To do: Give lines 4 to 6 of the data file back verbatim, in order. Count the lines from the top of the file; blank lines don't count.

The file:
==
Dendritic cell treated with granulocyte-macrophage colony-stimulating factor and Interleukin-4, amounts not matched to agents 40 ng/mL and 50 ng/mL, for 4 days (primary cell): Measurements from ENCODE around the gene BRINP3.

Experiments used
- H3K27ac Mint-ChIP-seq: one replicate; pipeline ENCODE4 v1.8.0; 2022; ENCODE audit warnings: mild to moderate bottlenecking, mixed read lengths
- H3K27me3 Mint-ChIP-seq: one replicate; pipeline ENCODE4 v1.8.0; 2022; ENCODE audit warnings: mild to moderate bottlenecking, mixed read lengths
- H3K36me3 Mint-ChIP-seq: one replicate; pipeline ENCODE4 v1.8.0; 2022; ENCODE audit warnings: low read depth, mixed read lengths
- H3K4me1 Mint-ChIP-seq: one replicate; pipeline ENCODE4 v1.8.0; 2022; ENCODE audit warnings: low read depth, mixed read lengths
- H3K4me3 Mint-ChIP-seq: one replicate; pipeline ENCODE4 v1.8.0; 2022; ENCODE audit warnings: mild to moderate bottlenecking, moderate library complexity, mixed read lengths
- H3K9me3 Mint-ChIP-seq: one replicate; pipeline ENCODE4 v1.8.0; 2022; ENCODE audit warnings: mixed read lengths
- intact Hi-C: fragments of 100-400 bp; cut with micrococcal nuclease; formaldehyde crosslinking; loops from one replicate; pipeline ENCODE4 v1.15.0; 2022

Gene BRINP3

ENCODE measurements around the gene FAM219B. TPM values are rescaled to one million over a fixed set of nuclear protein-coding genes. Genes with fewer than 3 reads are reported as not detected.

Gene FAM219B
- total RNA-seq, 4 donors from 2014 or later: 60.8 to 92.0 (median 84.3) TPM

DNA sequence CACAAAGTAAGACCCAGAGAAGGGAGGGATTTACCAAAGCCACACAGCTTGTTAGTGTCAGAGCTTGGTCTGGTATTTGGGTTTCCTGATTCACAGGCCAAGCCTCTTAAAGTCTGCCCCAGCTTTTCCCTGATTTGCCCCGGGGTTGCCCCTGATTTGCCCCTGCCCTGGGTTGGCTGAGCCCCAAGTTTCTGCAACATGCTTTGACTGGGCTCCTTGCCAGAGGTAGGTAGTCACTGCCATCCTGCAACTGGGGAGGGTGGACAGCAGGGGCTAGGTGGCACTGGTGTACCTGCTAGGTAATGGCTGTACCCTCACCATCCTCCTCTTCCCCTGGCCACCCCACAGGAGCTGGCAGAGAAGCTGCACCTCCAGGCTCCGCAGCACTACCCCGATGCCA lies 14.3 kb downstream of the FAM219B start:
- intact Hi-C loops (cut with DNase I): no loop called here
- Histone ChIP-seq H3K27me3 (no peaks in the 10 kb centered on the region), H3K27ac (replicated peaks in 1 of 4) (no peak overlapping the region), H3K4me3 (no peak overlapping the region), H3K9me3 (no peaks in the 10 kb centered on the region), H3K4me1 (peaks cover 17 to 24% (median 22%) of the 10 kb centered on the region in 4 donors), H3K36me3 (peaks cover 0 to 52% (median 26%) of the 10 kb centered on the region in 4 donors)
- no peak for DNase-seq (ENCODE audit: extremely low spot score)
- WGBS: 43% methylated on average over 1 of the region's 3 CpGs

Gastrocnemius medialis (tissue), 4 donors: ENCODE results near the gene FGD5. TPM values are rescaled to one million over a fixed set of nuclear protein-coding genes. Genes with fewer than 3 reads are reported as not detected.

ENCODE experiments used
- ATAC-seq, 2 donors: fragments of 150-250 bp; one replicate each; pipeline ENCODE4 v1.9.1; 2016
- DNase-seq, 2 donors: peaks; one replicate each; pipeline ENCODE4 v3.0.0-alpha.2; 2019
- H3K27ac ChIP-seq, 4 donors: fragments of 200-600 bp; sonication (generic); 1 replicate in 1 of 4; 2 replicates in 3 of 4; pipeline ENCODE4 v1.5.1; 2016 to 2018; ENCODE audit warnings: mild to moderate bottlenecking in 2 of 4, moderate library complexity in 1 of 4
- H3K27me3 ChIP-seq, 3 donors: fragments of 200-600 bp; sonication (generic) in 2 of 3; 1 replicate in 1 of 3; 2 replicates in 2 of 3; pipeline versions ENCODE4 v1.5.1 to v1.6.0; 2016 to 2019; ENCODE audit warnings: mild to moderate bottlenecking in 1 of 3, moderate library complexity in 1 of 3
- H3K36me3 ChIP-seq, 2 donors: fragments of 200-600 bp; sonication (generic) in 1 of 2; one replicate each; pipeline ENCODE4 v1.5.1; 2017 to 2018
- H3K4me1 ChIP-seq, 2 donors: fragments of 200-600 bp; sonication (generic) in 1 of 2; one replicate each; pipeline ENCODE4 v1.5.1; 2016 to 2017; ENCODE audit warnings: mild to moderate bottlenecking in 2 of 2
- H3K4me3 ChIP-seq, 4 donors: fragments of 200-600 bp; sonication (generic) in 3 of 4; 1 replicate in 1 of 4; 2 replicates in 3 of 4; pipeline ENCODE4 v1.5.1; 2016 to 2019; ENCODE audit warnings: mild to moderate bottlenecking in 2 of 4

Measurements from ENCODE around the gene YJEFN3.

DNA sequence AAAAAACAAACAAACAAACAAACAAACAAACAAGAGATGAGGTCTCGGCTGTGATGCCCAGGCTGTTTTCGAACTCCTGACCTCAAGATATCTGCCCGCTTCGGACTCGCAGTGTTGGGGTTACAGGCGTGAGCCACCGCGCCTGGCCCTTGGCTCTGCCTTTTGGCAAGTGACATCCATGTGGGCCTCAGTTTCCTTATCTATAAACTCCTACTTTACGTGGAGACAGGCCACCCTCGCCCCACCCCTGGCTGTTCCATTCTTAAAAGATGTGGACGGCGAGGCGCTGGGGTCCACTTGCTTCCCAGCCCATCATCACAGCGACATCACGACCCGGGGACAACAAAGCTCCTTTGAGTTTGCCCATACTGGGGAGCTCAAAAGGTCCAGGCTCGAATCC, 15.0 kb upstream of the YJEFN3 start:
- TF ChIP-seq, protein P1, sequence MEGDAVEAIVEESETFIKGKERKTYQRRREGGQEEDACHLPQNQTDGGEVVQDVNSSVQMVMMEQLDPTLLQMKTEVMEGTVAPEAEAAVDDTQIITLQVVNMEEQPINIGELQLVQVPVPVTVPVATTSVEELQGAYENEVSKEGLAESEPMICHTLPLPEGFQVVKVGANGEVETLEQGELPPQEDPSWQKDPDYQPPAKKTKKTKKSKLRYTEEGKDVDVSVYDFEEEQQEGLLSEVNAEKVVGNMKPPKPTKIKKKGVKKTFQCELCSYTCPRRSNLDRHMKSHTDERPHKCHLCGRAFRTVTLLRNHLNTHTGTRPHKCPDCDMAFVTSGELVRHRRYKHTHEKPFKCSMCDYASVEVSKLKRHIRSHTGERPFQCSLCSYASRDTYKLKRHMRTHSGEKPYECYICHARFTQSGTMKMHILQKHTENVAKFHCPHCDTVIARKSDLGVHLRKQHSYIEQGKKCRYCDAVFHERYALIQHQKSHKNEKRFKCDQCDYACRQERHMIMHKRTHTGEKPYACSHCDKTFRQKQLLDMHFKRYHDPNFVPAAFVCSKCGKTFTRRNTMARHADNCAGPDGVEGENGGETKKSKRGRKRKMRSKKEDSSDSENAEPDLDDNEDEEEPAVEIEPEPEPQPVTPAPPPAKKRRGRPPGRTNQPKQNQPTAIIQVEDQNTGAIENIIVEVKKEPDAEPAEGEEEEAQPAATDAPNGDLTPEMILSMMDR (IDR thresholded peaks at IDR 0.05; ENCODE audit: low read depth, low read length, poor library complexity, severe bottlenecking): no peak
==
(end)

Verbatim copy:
- H3K27me3 Mint-ChIP-seq: one replicate; pipeline ENCODE4 v1.8.0; 2022; ENCODE audit warnings: mild to moderate bottlenecking, mixed read lengths
- H3K36me3 Mint-ChIP-seq: one replicate; pipeline ENCODE4 v1.8.0; 2022; ENCODE audit warnings: low read depth, mixed read lengths
- H3K4me1 Mint-ChIP-seq: one replicate; pipeline ENCODE4 v1.8.0; 2022; ENCODE audit warnings: low read depth, mixed read lengths